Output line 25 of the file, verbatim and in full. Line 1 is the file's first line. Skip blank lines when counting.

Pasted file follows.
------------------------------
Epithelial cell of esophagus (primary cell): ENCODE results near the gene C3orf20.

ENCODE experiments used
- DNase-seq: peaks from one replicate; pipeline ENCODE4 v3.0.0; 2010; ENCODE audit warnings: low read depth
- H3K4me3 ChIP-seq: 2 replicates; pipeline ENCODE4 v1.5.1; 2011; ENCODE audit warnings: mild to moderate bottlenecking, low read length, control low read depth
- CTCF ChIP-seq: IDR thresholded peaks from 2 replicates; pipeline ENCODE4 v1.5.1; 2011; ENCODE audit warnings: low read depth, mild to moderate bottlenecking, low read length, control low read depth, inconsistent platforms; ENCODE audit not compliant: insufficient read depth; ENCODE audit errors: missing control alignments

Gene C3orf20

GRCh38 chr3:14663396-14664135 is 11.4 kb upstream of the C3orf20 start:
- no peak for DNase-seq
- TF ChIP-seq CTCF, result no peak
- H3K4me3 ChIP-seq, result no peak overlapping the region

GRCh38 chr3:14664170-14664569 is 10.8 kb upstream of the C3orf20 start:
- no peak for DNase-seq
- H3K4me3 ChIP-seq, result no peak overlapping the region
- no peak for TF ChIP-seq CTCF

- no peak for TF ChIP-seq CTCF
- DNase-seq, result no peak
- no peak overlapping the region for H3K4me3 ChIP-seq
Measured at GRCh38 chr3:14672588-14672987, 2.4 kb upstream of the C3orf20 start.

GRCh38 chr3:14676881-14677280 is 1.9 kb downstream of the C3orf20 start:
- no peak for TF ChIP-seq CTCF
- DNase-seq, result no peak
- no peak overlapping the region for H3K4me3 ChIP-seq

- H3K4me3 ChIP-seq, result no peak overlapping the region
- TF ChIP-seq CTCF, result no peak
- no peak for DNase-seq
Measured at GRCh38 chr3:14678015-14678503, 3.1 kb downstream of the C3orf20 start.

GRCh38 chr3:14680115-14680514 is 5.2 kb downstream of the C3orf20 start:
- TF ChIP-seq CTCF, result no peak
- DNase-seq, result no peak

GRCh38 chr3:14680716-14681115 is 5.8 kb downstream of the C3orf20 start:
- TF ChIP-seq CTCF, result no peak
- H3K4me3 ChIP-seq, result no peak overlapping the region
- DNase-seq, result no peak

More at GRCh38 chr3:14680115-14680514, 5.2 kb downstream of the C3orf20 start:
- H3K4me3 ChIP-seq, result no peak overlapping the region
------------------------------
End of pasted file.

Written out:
- no peak for DNase-seq